Every event, every person, each one is a learning experience. Big or small, consciously or subconsciously, each is a learning lesson. Sometimes we even learn lessons the hard way from people we least expect to learn them from. One of the lessons I learned early in adulthood was listening with an open heart, and I learned this from my mom, but not quite in the way you would expect.
My mama and I had many a beautiful, profound, silly or tense talk (especially during pre-adulthood!), but the one talk I wish could have been different is when I told her I was diagnosed with depression. My mother was the prayer wheel that people turned to and because she was my mom, I turned to her. Since my teens I had known something was not right with me, but when I was diagnosed I was looking for guidance, instead I was met with a judgmental ear and that those things should not be talked about in public and only the weak let themselves get this far and i did not raise you to be weak. Those words will stay with me forever. She did say she would pray for me, but I knew in my heart it was not the way I had hoped it would be.
Time jump to 2017, my mom had passed just over two and a half years earlier and I am in intensive therapy trying to piece my jigsaw puzzle of a life back together the right way….instead of making pieces fit, I was putting them in their correct places. During one of my sessions my therapist asked how my relationship with my parents was, and I told her they were my rock. I couldn’t imagine life without them, nor would I want to. After I got home I remembered my conversation with my mom about depression and the next week, back on that couch, I complained about how I wish she could have just listened. I went on to tell her that I believed this is why my depression got out of control, not because my mom reacted badly, but because in one way she was right, I wasn’t strong, and by that I mean I didn’t know how to stand up for myself then, like I was learning to do in therapy, and have learned to do now in present day life.
I was angry, because that conversation left me in a position of ignoring my diagnosis and not seeking further help. I had wanted my mom to listen to me with an open heart and without judgment and I had received just the opposite. Mama didn’t know how to handle the subject of depression, because it was never spoken about when she was growing up, it was a stigma, and to this day it is a stigma so many of us are still advocating to end, and why we’re still trying to end it, I don’t know. The stigma should no longer exist.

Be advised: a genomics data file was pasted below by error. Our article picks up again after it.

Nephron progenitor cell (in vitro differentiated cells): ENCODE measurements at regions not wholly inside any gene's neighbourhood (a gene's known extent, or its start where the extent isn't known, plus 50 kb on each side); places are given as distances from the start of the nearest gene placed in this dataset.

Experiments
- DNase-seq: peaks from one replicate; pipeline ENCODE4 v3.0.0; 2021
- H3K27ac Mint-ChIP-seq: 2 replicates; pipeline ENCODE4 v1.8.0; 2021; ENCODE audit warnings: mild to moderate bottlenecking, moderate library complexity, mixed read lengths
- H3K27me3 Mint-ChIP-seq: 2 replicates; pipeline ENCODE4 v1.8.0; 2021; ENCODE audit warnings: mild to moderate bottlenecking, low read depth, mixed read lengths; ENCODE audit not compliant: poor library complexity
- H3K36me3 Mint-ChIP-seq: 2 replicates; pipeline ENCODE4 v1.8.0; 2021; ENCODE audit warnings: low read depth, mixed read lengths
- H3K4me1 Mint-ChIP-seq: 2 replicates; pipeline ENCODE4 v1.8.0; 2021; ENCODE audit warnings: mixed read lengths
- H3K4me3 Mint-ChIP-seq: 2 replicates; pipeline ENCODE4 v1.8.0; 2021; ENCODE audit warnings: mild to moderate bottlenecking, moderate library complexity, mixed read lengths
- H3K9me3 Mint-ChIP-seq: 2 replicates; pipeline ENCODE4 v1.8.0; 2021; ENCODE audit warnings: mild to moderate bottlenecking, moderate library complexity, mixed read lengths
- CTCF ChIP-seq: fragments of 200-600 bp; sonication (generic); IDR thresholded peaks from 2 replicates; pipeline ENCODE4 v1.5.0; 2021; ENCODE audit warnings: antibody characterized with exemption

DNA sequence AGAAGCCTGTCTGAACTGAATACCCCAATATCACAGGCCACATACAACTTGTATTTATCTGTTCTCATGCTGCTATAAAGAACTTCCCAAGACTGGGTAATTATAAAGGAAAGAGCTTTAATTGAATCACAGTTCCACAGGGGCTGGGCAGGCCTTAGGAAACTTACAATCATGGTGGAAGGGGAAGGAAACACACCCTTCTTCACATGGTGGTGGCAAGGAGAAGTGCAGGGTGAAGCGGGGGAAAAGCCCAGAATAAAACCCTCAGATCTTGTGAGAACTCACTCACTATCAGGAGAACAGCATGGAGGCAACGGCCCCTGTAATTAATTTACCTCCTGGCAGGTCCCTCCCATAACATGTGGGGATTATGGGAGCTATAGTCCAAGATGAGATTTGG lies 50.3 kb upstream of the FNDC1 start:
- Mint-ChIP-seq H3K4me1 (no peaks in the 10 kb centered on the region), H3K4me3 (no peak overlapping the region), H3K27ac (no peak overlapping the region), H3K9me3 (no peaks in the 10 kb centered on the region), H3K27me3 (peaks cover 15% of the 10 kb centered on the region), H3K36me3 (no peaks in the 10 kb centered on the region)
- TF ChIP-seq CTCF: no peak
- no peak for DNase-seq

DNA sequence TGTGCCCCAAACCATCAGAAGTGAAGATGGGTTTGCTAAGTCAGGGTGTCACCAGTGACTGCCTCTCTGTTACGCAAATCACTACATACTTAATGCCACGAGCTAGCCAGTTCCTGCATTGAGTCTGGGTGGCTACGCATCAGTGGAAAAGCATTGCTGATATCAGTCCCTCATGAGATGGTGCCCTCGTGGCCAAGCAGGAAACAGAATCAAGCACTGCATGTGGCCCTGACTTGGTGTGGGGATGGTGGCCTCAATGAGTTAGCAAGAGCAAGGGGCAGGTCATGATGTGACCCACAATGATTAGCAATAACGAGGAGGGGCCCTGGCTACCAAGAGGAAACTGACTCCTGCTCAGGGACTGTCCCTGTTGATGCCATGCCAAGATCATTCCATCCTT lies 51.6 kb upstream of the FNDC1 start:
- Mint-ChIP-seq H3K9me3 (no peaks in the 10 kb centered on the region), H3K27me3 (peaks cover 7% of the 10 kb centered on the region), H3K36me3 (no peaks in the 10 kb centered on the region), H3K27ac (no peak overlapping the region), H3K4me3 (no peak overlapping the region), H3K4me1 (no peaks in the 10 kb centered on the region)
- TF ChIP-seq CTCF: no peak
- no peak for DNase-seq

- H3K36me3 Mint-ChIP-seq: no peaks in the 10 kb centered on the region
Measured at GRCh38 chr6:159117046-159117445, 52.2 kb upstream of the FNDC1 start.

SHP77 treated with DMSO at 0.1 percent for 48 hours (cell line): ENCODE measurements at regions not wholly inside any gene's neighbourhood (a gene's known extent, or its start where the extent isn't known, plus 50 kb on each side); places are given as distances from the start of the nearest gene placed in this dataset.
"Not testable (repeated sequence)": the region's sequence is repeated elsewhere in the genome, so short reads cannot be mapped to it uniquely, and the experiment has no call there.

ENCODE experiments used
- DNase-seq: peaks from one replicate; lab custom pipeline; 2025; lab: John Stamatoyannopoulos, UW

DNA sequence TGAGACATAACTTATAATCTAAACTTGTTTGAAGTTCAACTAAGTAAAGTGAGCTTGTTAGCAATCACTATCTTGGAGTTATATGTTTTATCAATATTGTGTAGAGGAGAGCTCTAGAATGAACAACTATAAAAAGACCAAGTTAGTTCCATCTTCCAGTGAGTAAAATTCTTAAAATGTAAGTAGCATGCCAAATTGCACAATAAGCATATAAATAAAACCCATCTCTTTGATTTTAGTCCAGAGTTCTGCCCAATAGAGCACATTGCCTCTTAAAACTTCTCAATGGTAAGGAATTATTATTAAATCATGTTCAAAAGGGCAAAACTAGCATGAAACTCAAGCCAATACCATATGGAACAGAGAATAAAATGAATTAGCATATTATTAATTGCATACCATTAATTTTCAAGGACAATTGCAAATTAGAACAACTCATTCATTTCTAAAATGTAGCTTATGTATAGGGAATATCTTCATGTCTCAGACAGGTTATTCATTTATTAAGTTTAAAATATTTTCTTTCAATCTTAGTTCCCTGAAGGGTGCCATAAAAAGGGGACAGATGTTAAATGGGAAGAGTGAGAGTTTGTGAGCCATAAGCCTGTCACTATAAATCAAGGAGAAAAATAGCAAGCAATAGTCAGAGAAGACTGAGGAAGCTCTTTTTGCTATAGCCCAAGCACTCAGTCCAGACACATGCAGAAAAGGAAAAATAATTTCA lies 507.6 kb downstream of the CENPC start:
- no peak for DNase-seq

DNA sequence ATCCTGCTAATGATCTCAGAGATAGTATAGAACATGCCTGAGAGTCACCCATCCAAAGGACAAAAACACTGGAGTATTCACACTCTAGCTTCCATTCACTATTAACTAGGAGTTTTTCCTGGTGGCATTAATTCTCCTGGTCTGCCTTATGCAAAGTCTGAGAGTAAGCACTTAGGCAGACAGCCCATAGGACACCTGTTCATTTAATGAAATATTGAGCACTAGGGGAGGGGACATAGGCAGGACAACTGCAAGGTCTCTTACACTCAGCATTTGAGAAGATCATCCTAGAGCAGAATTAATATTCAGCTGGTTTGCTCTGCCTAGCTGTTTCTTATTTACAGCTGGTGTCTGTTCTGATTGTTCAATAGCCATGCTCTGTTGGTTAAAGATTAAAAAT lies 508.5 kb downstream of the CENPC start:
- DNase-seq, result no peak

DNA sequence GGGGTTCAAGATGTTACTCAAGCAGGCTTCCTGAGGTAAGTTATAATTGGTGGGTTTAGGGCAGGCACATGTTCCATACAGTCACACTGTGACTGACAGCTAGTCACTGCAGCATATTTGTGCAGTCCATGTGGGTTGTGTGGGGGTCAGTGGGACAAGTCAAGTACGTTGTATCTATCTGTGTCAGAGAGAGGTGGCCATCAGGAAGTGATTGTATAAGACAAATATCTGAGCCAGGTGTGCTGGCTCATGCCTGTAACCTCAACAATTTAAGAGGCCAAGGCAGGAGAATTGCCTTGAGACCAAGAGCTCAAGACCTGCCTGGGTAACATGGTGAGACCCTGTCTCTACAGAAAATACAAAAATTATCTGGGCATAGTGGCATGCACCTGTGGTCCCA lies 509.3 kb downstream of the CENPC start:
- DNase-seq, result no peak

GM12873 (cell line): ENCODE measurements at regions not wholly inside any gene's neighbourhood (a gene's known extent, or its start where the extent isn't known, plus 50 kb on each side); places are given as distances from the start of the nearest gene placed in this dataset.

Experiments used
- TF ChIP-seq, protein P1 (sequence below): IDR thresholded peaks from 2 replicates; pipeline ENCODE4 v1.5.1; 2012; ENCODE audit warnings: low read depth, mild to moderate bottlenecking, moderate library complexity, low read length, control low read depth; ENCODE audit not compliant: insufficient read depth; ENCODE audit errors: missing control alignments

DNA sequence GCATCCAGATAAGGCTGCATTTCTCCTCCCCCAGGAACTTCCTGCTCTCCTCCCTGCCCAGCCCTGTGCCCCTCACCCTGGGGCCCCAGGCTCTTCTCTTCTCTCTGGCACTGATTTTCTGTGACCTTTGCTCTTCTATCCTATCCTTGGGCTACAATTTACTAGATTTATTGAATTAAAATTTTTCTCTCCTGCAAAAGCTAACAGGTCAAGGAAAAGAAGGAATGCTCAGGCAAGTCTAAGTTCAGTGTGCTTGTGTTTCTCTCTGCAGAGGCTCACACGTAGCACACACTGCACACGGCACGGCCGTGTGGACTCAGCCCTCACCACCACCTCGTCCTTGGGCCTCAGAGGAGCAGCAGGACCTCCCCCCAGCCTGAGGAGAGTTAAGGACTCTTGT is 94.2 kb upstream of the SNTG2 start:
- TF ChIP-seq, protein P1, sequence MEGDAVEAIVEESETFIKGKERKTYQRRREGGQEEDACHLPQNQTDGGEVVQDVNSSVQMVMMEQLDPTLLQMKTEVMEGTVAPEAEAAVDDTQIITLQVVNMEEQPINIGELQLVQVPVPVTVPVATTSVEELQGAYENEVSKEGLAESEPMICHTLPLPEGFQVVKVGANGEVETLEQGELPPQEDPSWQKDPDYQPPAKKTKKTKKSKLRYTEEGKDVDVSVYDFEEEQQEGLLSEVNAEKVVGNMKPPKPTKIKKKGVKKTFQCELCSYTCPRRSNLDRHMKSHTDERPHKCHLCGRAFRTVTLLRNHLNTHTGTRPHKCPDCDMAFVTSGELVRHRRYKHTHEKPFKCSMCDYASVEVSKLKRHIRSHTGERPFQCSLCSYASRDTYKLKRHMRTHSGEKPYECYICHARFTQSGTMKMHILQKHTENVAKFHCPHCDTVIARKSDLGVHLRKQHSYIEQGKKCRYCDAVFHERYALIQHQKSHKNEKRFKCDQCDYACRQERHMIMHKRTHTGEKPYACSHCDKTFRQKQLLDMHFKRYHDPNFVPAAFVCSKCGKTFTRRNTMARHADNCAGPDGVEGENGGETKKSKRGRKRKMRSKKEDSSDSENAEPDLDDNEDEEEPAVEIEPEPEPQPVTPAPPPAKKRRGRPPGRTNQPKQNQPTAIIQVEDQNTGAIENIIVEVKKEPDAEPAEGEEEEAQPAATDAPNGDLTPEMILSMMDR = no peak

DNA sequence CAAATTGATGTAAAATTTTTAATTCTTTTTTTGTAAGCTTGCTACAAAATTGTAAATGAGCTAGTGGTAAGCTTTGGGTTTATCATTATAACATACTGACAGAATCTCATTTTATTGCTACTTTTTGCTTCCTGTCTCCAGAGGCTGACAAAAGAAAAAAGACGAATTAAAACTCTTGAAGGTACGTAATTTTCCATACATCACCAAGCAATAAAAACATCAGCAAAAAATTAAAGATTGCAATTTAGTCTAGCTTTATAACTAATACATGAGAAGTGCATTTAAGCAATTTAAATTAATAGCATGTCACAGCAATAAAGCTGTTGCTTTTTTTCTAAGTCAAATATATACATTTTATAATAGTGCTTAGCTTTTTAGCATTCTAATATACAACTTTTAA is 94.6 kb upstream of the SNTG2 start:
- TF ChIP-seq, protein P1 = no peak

People who suffer from a damaged mental health don’t do it to get attention, we don’t make this up because we need people to fawn over us, I wouldn’t wish this illness on my worst enemy, because plain and simple, it’s awful. It’s hard during those early days of diagnosis (and sometimes long after diagnosis), when you feel broken, or damaged, or you wonder “why me?” or “how did this happen?” You question if it runs in your family, because no one wants to talk about it, or are you the first one to be “off”, but modern science has proven it is a real thing, it isn’t something that can just be cured. It’s not the blues, everyone gets the blues from time to time, but people with Mental Illness get the blues on steroids.
From the standpoint of a child who needed her mother during a very difficult time, I feel like I need to express the importance of parents listening to their children, or even more so, people listening to those who reach out. It’s one of the hardest things to do, because we’re so busy judging ourselves, we’re sure someone else will judge us too. Even if you feel you have open dialog with them, they could still be masking something beneath. I am not saying hound them, but when they come to you, please don’t immediately think it is something you did wrong. Listen to them with your heart, listen to everything they have to say and when they’re done, go from there. If family counseling is necessary, don’t shy away. Every family dynamic is different, I love my parents, but we aren’t perfect, no one is.
My mom listened to me about many things throughout my life when I would come to her, but this is one of the very few times she could not wrap her head around an issue and it was something we never talked about after that day, because I didn’t want to be judged again. When she died one of the last things she said to me was, “I need you to be strong, because I won’t be here to make you strong.” Turns out, after much soul searching, I was much stronger than either of us thought I was.
Please, don’t ever give up on yourself. Even in the darkest battles, even when you can’t see it, the strength is there. On those days when have to put on that outer-smile and make it from point A to point B, know that this takes strength.
Together we can all advocate to #ENDTHESTIGMA of depression (use the hashtag!) and be the hand that reaches out to those who need us most.